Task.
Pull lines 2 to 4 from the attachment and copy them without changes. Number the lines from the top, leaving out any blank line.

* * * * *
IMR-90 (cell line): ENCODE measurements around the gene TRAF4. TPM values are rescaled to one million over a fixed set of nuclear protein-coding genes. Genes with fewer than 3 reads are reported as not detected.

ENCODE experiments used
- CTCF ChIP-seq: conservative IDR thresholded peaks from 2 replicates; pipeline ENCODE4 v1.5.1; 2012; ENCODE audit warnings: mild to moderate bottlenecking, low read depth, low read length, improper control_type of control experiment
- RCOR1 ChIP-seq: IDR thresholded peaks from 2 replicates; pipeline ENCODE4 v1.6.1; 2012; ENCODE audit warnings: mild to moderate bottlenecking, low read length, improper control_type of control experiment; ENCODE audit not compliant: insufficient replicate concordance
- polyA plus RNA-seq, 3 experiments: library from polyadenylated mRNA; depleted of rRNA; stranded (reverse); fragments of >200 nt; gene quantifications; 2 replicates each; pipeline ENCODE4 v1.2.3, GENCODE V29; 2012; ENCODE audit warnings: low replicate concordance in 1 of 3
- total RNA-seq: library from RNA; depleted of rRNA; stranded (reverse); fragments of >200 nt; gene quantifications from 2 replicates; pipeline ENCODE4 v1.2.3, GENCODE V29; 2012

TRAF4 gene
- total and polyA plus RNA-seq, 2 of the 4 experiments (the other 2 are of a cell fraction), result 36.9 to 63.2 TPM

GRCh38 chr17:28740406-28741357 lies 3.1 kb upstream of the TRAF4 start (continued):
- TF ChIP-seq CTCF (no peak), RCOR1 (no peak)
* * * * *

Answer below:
ENCODE experiments used
- CTCF ChIP-seq: conservative IDR thresholded peaks from 2 replicates; pipeline ENCODE4 v1.5.1; 2012; ENCODE audit warnings: mild to moderate bottlenecking, low read depth, low read length, improper control_type of control experiment
- RCOR1 ChIP-seq: IDR thresholded peaks from 2 replicates; pipeline ENCODE4 v1.6.1; 2012; ENCODE audit warnings: mild to moderate bottlenecking, low read length, improper control_type of control experiment; ENCODE audit not compliant: insufficient replicate concordance